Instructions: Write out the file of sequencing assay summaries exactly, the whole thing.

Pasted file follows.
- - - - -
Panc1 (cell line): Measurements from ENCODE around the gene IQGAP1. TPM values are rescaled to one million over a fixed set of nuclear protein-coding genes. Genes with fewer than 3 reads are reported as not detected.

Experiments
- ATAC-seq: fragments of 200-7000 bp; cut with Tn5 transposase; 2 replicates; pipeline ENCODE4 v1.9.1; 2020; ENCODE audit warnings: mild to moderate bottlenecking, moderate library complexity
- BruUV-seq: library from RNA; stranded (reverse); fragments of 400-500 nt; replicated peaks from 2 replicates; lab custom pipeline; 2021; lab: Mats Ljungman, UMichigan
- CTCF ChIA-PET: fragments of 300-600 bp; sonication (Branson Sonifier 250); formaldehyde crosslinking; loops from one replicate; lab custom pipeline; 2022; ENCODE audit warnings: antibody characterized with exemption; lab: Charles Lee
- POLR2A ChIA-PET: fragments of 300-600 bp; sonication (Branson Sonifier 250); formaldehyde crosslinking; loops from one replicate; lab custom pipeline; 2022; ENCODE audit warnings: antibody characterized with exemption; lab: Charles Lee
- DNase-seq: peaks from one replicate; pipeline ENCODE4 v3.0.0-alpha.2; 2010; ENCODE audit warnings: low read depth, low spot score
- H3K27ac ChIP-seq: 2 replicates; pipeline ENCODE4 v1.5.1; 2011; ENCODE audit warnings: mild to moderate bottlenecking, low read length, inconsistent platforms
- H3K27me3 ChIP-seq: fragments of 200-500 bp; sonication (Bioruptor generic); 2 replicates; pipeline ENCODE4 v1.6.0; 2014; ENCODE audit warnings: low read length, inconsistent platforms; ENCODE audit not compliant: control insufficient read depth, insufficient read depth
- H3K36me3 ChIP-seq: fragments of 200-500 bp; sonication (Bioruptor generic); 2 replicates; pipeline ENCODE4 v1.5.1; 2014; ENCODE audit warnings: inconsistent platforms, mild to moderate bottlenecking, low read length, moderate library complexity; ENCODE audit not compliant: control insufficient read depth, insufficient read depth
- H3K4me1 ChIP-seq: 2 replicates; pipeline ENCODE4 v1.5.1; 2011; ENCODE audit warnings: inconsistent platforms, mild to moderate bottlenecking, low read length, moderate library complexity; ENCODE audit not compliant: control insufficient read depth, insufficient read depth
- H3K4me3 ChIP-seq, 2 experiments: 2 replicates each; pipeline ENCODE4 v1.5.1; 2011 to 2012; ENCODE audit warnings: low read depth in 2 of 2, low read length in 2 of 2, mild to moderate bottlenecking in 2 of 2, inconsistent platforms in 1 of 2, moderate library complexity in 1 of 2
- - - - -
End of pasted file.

Panc1 (cell line): Measurements from ENCODE around the gene IQGAP1. TPM values are rescaled to one million over a fixed set of nuclear protein-coding genes. Genes with fewer than 3 reads are reported as not detected.

Experiments
- ATAC-seq: fragments of 200-7000 bp; cut with Tn5 transposase; 2 replicates; pipeline ENCODE4 v1.9.1; 2020; ENCODE audit warnings: mild to moderate bottlenecking, moderate library complexity
- BruUV-seq: library from RNA; stranded (reverse); fragments of 400-500 nt; replicated peaks from 2 replicates; lab custom pipeline; 2021; lab: Mats Ljungman, UMichigan
- CTCF ChIA-PET: fragments of 300-600 bp; sonication (Branson Sonifier 250); formaldehyde crosslinking; loops from one replicate; lab custom pipeline; 2022; ENCODE audit warnings: antibody characterized with exemption; lab: Charles Lee
- POLR2A ChIA-PET: fragments of 300-600 bp; sonication (Branson Sonifier 250); formaldehyde crosslinking; loops from one replicate; lab custom pipeline; 2022; ENCODE audit warnings: antibody characterized with exemption; lab: Charles Lee
- DNase-seq: peaks from one replicate; pipeline ENCODE4 v3.0.0-alpha.2; 2010; ENCODE audit warnings: low read depth, low spot score
- H3K27ac ChIP-seq: 2 replicates; pipeline ENCODE4 v1.5.1; 2011; ENCODE audit warnings: mild to moderate bottlenecking, low read length, inconsistent platforms
- H3K27me3 ChIP-seq: fragments of 200-500 bp; sonication (Bioruptor generic); 2 replicates; pipeline ENCODE4 v1.6.0; 2014; ENCODE audit warnings: low read length, inconsistent platforms; ENCODE audit not compliant: control insufficient read depth, insufficient read depth
- H3K36me3 ChIP-seq: fragments of 200-500 bp; sonication (Bioruptor generic); 2 replicates; pipeline ENCODE4 v1.5.1; 2014; ENCODE audit warnings: inconsistent platforms, mild to moderate bottlenecking, low read length, moderate library complexity; ENCODE audit not compliant: control insufficient read depth, insufficient read depth
- H3K4me1 ChIP-seq: 2 replicates; pipeline ENCODE4 v1.5.1; 2011; ENCODE audit warnings: inconsistent platforms, mild to moderate bottlenecking, low read length, moderate library complexity; ENCODE audit not compliant: control insufficient read depth, insufficient read depth
- H3K4me3 ChIP-seq, 2 experiments: 2 replicates each; pipeline ENCODE4 v1.5.1; 2011 to 2012; ENCODE audit warnings: low read depth in 2 of 2, low read length in 2 of 2, mild to moderate bottlenecking in 2 of 2, inconsistent platforms in 1 of 2, moderate library complexity in 1 of 2